Both of these claims are mistaken. They represent an attempt to de-contextualize the Israeli-Palestinian conflict, singling out the Jewish state for this unfair representation. The first does so by presenting the Israeli-Palestinian conflict as unilateral aggression on the part of Zionism, when in fact the Palestinian narrative includes a deep-rooted delegitimization of Israel and Zionism. The right of return for Palestinian refugees would mean the de-facto end of the Jewish state, so as a starting point for negotiations, it demands as a precursor the end of Israel. Furthermore, Israel signed two peace accords with neighboring Arab countries — Jordan and Egypt — and has made serious peace offers to the Palestinians, while the Palestinians have repeatedly failed to demonstrate a commitment to peace. It’s false and unfair to cast Israel as the sole aggressor. Palestinian women are just as victimized by their own leadership — if not more so — as they are by Israel.
The racial argument holds even less water. Not only is Israel full of black and Mizrahi Jews who don’t identify as white (and vote conservatively to boot), but the conflict is not racially motivated at all. It’s the result of security issues which, if they were to disappear tomorrow, would take the tensions with them.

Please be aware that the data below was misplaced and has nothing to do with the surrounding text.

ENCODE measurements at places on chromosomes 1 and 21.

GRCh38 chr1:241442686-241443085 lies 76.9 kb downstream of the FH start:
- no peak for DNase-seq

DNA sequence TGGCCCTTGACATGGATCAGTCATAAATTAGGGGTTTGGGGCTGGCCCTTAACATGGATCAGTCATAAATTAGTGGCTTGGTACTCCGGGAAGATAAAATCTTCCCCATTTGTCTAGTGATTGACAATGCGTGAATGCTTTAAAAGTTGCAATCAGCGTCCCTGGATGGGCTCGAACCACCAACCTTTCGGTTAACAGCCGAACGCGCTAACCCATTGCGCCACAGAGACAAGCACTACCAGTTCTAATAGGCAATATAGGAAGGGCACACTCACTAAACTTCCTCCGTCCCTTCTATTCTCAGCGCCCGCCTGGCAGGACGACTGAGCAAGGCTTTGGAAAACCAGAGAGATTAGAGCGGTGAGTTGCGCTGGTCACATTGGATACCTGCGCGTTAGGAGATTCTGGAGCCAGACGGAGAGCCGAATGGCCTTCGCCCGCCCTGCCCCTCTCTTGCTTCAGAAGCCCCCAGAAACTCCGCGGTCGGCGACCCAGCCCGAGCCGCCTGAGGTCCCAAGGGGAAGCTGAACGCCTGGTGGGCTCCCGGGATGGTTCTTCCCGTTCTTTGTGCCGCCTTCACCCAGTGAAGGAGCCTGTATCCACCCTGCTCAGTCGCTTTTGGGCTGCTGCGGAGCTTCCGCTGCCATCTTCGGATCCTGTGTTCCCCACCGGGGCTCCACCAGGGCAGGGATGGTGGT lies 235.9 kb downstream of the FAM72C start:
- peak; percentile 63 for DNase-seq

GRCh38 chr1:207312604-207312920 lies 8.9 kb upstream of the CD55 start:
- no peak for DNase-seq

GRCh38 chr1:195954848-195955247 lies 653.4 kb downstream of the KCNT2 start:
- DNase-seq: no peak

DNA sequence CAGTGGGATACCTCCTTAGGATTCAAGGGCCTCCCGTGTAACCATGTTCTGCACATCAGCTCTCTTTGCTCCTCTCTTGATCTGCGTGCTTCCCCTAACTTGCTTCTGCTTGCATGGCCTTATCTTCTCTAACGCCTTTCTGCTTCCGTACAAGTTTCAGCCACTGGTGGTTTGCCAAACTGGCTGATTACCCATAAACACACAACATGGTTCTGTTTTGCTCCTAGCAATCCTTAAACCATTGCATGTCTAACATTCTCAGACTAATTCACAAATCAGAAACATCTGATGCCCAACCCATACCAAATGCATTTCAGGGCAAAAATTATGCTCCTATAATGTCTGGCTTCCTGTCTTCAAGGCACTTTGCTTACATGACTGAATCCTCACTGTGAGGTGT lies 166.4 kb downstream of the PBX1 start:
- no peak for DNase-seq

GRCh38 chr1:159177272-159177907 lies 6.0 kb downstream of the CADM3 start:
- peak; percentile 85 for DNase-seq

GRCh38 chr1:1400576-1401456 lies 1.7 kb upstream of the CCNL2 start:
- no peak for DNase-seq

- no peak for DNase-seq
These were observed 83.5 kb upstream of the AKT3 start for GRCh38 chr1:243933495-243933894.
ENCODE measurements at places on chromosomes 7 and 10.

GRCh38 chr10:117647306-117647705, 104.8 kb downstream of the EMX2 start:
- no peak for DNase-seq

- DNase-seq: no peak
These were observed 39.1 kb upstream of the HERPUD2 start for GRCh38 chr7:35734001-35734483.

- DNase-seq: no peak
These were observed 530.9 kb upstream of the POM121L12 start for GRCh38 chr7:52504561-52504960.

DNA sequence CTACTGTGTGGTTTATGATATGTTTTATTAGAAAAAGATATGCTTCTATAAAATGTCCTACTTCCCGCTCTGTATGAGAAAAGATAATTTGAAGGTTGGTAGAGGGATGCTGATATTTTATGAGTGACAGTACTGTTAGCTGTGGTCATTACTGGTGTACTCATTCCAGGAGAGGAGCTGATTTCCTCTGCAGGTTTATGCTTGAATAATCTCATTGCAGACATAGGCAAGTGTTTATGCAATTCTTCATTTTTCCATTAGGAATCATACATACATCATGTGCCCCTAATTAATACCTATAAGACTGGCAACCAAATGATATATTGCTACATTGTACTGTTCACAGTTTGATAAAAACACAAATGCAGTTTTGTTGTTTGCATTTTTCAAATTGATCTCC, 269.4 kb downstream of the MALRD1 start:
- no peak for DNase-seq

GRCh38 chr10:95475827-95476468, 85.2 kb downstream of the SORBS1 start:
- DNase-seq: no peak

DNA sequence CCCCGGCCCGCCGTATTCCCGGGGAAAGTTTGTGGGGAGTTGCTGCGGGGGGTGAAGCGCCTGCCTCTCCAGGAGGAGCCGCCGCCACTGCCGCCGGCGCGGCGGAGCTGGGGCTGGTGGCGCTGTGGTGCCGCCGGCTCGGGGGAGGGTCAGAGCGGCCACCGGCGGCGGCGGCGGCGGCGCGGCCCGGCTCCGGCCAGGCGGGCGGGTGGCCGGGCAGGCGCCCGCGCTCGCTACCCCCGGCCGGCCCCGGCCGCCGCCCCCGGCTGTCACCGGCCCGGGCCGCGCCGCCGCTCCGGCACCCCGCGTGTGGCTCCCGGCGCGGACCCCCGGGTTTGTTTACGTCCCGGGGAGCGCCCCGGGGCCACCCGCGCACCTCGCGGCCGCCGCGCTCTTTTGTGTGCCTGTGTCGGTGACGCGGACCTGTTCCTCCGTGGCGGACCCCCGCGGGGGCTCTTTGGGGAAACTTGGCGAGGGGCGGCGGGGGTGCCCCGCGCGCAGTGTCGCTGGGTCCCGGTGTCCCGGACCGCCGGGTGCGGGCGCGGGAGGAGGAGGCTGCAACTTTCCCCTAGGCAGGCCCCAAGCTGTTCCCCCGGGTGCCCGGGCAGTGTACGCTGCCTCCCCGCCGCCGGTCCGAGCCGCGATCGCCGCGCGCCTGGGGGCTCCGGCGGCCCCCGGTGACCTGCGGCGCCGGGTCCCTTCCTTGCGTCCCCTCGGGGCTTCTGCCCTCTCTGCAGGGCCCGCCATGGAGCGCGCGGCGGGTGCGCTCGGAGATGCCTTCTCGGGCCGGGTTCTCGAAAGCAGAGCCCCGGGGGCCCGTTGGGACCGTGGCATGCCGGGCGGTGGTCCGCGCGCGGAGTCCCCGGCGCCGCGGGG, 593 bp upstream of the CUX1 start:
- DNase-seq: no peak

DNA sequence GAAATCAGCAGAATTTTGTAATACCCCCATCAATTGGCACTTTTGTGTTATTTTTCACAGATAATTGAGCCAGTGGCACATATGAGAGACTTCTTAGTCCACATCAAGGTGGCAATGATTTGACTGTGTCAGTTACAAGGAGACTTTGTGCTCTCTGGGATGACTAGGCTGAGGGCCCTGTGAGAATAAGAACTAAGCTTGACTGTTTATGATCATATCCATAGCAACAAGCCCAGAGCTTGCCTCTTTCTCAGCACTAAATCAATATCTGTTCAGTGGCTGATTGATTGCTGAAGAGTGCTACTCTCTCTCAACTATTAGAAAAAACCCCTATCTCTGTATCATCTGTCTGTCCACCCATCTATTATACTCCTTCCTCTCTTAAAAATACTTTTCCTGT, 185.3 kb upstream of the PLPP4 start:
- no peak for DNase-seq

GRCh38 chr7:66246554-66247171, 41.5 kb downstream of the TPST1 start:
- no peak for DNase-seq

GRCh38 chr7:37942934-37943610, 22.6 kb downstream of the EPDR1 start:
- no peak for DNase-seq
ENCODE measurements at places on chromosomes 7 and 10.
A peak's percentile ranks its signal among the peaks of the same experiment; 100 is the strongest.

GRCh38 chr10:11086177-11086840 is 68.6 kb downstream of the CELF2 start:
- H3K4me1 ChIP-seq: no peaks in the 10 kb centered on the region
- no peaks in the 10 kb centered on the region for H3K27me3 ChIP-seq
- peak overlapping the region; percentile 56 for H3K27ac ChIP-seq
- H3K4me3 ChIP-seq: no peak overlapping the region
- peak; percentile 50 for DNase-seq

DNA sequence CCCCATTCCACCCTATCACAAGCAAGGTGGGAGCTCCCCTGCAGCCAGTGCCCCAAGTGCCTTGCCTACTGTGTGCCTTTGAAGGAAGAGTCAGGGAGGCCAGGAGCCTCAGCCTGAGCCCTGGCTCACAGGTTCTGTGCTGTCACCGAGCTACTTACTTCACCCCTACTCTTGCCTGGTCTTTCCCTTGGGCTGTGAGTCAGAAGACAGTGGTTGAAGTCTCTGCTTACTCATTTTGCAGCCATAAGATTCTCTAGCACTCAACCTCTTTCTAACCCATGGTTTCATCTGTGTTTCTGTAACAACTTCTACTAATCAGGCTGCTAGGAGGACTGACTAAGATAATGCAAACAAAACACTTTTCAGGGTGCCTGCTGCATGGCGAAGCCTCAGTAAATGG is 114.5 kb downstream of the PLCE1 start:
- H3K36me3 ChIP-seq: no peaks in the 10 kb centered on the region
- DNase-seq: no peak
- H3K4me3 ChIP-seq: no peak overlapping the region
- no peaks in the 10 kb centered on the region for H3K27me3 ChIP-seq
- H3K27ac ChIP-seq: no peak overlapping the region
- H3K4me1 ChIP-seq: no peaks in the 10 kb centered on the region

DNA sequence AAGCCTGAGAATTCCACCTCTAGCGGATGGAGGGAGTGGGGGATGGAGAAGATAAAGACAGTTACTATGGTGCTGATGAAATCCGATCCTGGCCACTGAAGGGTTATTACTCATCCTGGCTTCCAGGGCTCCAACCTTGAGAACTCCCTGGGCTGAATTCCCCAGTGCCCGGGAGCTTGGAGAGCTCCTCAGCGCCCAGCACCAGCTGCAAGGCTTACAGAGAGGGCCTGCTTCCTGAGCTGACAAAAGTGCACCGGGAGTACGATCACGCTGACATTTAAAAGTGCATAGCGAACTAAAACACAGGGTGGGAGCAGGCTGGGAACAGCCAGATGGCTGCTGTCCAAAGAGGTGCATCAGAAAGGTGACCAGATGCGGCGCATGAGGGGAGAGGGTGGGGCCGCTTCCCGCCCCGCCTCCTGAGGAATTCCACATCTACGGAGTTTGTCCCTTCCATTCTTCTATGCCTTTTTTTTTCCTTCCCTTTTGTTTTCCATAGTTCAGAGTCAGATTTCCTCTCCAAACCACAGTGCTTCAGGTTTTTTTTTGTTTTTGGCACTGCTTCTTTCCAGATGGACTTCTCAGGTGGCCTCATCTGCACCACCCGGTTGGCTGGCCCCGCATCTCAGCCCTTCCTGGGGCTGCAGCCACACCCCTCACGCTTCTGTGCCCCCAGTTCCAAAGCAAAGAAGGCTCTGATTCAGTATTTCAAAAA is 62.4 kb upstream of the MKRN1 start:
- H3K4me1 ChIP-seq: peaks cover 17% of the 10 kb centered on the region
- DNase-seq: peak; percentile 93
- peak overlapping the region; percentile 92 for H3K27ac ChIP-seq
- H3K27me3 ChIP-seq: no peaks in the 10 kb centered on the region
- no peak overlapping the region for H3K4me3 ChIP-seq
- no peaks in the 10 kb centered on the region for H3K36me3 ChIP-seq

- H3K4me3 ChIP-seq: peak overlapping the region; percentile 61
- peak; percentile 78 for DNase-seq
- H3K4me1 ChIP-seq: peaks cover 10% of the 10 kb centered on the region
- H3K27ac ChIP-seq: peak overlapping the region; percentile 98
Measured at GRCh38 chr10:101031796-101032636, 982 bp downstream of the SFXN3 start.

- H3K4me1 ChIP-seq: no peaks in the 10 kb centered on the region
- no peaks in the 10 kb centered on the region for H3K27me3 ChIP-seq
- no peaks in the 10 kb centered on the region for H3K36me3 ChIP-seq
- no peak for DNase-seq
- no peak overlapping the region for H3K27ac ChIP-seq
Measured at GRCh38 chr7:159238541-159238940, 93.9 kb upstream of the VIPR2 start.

These arguments are attempts to prevent a nuanced understanding of the Israeli-Palestinian conflict, in order to stigmatize Zionism and Israel as its worst manifestation.
As such, they are not only antithetical to intersectionality; they also constitute an attempt to hijack intersectionality in the service of an anti-Semitic agenda. For the vast majority of Jewish women would be excluded from the feminist movement if it takes as a prerequisite that they leave their Zionism at the door.
Excluding a group of women from feminist struggles only because of their support for Zionism, delegitimizing companies which associate themselves with women who are proud Israelis, and expelling women of the LGBTQ community only for wanting to celebrate their Zionist identity are all actions which accomplish the opposite of intersectionality. They turn an inclusive platform that acknowledges diversity within a joint cause and that respects a variety of identities into a means of exclusion and marginalization.
And it’s only Jews who have been excluded.
Alleging that Zionism and feminism are incompatible is not only essentially wrong and reflective of a deep-rooted bias; it is also an injustice to all women who played and continue to play a role in the Zionist movement, including in the top political and military leadership of the State of Israel.
These women have become role models for other women everywhere, and Israel currently stands out as a state in which women hold key positions of power and influence, including President of the Supreme Court and Governor of the Bank of Israel, as well as key ministerial and parliamentary positions. Furthermore, there have never been as many Arab women in universities in Israel as there are now.
All good people must vigilantly call out intersectionality’s betrayal of its own values, and its transition into a means of exclusion under the guise of progressiveness.